Thursday, October 18, 2012

What Richard Did? Fiction vs Fact!

"Fiction gives us a second chance that life denies us".

So said Paul Theroux; and I guess my constant stream of thought during this movie rendered this statement to be somewhat true. The Lenny Abrahamson’s movie ‘What Richard Did?’ is loosely based on the novel ‘Bad Day in Blackrock’; whilst both claim to be fictional certain aspects of the story were inspired by news coverage of actual events. The actual events refer to the death of Brian Murphy outside of Anabel’s nightclub in Dublin which involved three former Blackrock College students.

The movie captures the very essence of the life of affluent South Dubliners at that moment in time, and the factors which can contribute to an episode like this unraveling. The stereotypical Volkswagen Golf driving, self-absorbed, hedonistic, rugby playing, D4 head quickly emerges, and the main character Richard Karlsen (played by Jack Reynor) embodies each one of these traits superbly. Richard utilises these traits to woo the girlfriend of a less privileged eighteen year old Conor, and like all D4 charmers, it works. However, despite the commencement of a relationship with Conor’s former flame, Lara, Richard is somewhat insecure. Insecurities can take hold in a way like no others when you’re young and naive, and you apply a great weight to the little things in life; failing to see they are mere stages of adolescence. Richard’s insecurities were too great, his jealousy was immense, and the sheer notion of Lara interacting with Conor ignited anger inside him. After a house party, a drunken altercation occurs in the driveway of the house between Richard and his mates, setting on Conor. The altercation ends with Richard casting one final blow to Conor’s head. To Richard and his crew, it appeared that Conor got up and staggered off, but news filters through the air waves the following morning that a teenager died outside the aforementioned house party the night before. Richard panics.

At the risk of divulging too much, I will not disclose or spoil for you how the story plays out.
But we all are aware of how the true story unraveled.

I for one went into this movie wondering how Abrahamson would deal with the resulting court case in which the nation felt cemented the theory that, the rich take care of their own. In the end you are left feeling like a mere observer into the life of the affluent, and the fragility of life, how one nano second, one fit of rage, can change life as you know it for good. Private schooling and a privileged upbringing cannot alter one’s behaviour. The privileged lifestyle whilst it may remain in the aftermath of such an event cannot quench the mental struggle that you can only hope the perpetrators face every day of their lives.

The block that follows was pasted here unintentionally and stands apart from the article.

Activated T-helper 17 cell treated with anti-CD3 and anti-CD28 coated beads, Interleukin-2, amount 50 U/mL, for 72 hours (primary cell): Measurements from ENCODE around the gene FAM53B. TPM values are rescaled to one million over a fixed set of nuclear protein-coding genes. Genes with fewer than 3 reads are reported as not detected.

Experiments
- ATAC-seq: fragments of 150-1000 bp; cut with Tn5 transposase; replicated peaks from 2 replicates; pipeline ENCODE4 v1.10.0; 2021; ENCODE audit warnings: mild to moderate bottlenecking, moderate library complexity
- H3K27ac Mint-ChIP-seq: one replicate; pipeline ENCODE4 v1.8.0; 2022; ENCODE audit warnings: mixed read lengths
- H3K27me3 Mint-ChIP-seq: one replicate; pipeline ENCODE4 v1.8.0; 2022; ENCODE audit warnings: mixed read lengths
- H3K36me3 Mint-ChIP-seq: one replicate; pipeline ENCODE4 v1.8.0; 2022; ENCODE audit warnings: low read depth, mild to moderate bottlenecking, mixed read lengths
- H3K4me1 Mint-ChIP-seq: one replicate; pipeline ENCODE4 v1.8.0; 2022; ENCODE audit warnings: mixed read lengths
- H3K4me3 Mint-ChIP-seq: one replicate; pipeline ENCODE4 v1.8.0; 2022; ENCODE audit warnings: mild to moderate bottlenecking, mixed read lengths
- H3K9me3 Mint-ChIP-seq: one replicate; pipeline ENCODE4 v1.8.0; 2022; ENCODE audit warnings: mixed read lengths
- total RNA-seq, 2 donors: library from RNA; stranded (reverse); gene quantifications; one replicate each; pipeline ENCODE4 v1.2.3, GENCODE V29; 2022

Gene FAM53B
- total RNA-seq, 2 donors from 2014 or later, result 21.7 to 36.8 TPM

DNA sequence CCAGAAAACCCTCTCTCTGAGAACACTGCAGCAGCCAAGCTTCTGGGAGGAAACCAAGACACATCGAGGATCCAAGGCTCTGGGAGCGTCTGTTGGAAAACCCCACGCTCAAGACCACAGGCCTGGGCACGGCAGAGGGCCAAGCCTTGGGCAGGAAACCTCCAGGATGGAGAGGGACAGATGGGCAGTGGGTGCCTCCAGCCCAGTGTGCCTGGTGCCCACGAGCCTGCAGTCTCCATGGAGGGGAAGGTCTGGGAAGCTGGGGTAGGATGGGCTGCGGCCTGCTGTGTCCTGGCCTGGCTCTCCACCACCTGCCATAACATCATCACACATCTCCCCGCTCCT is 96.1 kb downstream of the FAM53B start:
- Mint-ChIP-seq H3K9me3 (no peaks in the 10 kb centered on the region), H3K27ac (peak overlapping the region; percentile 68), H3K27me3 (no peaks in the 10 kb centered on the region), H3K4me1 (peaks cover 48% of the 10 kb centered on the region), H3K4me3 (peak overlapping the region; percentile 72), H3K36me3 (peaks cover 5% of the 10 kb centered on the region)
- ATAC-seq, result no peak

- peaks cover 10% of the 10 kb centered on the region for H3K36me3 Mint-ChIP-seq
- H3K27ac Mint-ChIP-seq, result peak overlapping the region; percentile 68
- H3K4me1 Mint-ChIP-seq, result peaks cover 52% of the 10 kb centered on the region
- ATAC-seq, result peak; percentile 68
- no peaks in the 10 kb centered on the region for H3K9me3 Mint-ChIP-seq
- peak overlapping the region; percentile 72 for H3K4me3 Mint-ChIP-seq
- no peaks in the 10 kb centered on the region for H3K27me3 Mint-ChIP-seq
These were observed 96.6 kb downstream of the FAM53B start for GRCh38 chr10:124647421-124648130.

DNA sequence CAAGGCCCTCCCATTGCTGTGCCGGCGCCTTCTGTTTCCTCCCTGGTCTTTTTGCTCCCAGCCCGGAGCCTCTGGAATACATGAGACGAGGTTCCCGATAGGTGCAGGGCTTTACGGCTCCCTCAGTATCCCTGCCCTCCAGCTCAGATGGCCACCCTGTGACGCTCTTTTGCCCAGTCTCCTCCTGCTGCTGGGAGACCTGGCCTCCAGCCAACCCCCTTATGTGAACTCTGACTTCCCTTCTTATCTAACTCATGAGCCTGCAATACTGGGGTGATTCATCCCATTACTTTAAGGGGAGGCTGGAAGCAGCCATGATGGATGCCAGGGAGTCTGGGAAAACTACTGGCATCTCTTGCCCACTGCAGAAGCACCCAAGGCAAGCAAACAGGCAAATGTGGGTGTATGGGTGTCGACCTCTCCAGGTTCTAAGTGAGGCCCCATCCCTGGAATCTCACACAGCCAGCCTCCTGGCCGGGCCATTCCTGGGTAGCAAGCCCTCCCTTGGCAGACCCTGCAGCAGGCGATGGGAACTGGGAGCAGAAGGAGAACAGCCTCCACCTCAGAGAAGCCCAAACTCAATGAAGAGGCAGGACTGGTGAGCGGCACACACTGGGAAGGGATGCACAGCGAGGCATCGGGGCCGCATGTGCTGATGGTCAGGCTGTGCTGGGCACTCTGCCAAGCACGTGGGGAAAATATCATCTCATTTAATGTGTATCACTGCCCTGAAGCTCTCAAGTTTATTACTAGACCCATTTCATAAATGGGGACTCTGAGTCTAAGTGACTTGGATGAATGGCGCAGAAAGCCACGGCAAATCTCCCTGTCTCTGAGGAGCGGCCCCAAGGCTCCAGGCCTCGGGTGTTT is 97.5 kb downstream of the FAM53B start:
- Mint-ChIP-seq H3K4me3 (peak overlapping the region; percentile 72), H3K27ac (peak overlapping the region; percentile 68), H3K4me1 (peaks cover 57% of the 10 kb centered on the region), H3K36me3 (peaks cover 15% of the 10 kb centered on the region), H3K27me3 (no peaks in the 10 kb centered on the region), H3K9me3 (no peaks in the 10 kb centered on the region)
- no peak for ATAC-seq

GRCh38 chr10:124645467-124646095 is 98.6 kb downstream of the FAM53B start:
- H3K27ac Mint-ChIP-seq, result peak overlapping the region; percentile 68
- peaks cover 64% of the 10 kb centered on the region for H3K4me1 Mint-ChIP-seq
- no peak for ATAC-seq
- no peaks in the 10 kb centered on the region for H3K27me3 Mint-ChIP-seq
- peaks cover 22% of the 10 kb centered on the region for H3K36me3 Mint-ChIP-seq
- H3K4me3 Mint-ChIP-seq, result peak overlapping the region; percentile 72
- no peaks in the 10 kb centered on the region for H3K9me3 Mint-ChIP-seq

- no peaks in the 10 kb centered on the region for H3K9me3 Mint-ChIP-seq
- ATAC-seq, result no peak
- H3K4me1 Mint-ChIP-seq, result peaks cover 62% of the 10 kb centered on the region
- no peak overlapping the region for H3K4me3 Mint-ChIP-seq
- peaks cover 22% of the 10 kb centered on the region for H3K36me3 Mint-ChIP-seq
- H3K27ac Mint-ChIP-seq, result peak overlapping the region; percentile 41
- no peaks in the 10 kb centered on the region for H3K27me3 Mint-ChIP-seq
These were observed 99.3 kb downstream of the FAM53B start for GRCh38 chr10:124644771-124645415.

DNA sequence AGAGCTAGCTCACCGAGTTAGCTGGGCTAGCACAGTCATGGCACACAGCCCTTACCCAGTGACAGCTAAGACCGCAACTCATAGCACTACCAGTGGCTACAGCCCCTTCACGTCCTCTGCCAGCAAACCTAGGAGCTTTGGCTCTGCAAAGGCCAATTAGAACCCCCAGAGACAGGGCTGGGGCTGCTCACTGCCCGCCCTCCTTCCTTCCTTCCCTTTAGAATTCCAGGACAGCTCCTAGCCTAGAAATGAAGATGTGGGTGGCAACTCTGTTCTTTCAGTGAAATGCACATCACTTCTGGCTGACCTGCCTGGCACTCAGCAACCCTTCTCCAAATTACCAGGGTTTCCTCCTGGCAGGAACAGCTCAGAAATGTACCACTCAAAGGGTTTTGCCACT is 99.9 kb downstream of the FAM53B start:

It is a thoroughly enjoyable movie – an excellent Irish production, it may be somewhat fictional, but you cannot direct your thoughts away from the true story which this movie shadows, its origins are inescapable.  

When I think of this case I think of Brian Murphy, a youngster, who died at the hands of a vicious unnecessary assault, a life wasted; a life for which no one was truly held responsible for ending – I’m angered. There was no justice for the less affluent youngster, yet ‘the money can buy society’ from which the accused hailed from, the guys who caused this heinous assault, now roam the streets freely.

Yet, on watching this film, strangely, I find myself feeling some remorse towards Richard, the perpetrator. We see the film through his eyes, What Richard Did; how one nano second can tear your life apart, one foolish fit of rage over something so frivolous. We don’t however see the aftermath or the anguish faced on a daily basis by the Murphy family so for that reason we are drawn to Richard’s plight.  

As I alluded to earlier in this passage ‘Fiction gives us a second chance that life denies us’.

But as this was a fictional tale based on a true event, both in fiction and in reality Conor (Brian Murphy) never got a second chance that life so cruelly denied him.

For Richard Karlsen, fiction gave him a second chance; normality resumes and life continues with Semester 1 in UCD.  

For the real life Richard Karlsen, his name was dragged through the media (and rightfully so) yet the charge for manslaughter was quashed. He may be free but he’ll never get a second chance to emerge from Anabel’s nightclub and make the decision not to have dealt that final blow resulting in the untimely and necessary death of Brian Murphy. He’ll never get a second chance to walk away from that shameful situation. His name will forever be linked to this case.

That’s the beauty of fiction, it offers characters hope and gives them that second chance. Real life however isn’t that considerate..... it’s a one way ticket, no return fares, no second chances!

 The Forgotten Irish Graduate, 19th October 2012